preparing the bay area for a coming mega-storm

(Bay Area Council Policy Director Adrian Covert wrote the following piece for the San Francisco Chronicle)

California is today learning a hard lesson about inadequate drought preparation. But if California’s hydrological record teaches us anything, it’s that extreme droughts tend to be followed by extreme floods—the flip sides of our meteorological coin.

Whether or not the strengthening El Nino delivers a drenching blow, experts are clear that we are long overdue for an extreme storm, a West Coast version of Superstorm Sandy or Hurricane Katrina. The Texas example is particularly worrisome, as that state’s four-year drought was abruptly ended last winter by disastrous flooding that left dozens dead. And yet, we in the Bay Area have done little to invest in the infrastructure necessary to blunt the catastrophic impacts of such an event.

The good news is that a big part of what’s needed to defend the region against Bay flooding—healthy wetlands—will also improve the Bay ecosystem. That’s why the Bay Area Council is partnering with a number of environmental, government and business organizations on a regional initiative to prepare the Bay Area for the coming storm, and improve the environment while we’re at it.

Today, over 30,000 acres of salt ponds and diked shoreline from Sonoma to Santa Clara are already owned by public agencies and ready to be restored into wetlands. Healthy wetland habitat has been shown to absorb tidal energy and reduce flood risk.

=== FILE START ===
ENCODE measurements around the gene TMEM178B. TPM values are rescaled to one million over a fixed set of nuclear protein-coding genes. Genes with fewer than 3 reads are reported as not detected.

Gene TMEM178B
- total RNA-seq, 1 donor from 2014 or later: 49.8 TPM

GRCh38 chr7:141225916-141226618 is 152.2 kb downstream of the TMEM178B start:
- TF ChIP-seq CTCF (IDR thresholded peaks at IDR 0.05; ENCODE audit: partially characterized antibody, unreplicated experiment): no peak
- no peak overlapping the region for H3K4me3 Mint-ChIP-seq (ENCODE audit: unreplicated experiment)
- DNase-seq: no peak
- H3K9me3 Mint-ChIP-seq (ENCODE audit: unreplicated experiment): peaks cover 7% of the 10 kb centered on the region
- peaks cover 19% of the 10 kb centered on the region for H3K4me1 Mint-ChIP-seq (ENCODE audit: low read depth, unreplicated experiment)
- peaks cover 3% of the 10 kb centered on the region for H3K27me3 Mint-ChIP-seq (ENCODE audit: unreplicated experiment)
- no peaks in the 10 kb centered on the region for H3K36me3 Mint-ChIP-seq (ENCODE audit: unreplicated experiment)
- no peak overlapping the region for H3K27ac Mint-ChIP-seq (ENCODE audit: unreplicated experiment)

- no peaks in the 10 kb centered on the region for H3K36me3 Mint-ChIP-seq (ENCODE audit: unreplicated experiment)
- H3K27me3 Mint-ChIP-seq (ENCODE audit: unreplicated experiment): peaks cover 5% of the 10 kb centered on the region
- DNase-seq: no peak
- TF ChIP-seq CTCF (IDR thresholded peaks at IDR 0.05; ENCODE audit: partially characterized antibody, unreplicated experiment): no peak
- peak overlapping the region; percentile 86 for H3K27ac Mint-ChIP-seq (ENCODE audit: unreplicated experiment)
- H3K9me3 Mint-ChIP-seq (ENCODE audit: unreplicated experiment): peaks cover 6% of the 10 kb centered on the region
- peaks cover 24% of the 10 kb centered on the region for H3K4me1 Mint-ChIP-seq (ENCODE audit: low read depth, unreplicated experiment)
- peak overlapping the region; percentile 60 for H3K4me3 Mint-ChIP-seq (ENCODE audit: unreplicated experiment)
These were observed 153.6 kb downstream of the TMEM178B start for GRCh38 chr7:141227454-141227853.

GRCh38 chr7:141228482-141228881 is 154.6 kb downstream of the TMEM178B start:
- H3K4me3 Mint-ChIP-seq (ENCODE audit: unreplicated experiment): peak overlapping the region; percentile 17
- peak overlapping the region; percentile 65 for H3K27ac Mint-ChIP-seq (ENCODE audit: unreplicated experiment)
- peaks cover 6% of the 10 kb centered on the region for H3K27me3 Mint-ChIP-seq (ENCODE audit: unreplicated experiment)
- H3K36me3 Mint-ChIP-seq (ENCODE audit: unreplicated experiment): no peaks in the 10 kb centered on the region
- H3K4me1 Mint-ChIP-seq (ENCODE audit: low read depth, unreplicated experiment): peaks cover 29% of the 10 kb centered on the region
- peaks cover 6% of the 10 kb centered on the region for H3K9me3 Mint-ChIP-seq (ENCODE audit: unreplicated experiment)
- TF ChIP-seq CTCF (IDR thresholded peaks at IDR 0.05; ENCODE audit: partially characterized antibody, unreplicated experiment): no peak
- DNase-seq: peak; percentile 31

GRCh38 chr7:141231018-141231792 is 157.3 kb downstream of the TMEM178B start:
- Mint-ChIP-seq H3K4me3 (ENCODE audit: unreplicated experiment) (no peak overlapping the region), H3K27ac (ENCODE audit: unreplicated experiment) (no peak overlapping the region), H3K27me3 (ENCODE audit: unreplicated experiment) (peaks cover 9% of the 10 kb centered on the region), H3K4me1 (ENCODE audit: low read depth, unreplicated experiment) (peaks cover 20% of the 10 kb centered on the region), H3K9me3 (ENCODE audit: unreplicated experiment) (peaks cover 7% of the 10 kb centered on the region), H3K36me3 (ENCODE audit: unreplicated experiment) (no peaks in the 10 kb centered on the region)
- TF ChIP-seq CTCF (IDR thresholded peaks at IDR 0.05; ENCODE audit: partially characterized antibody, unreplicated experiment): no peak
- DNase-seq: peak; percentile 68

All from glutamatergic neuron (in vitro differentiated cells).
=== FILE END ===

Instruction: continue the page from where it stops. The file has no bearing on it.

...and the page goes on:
To that end, the Bay Area Council and our partners are readying a 2016 region-wide ballot measure that will ask voters to approve a modest, $12 parcel tax to bolster our waterfront defenses. These funds could provide huge benefits to the Bay ecosystem while improving public access and protecting our homes, businesses and critical infrastructure. A poll conducted this past spring by Fairbank, Maslin Maullin, Metz & Assoc. found 70 percent of Bay Area voters supported such a measure.

Let’s be clear: cost of inaction is extremely high. California is vulnerable to prolonged periods of heavy rainfall, elevated tides and gale force winds known as “atmospheric rivers.” These storms can bring flooding on a biblical scale. The great flood of 1862 brought rain to Northern California for 43 days straight, transforming the central valley into an inland sea, destroying Sacramento and bankrupting the state.

What would happen in the Bay Area today? A March 2015 study by the Bay Area Council Economic Institute – Surviving the Storm – estimates that a mega-storm would conservatively wreak $10.4 billion in damages on the Bay Area. That’s about the same as the Loma Prieta earthquake.

Surviving the Storm models a significantly smaller storm than 1862, but larger than anything seen since. Ten days of torrential rain would grind daily life to a halt. Local rivers and creeks would swell beyond anything seen since the Gold Rush. Air travel would stop and major roadways would be blocked. The San Francisco Bay, elevated by low barometric pressure, storm surge, and a king tide, would overtop local levees like a clogged sink, resulting in widespread flooding. Add sea level rise, and this existing problem is going to get much worse.
While virtually every coastal city on earth is grappling with the impact of sea level rise and climate change, the Bay Area has both the natural and human assets to lead the response. Our overall hilly landscape and the Golden Gate help limit the region’s overall vulnerability, while our intellectual, financial and political resources are unrivaled. With a little investment and preparation, we can step back from the brink.

Visit www.ourbayonthebrink.com to learn about the risks facing the bay, and access shareable resources to help spread the word.

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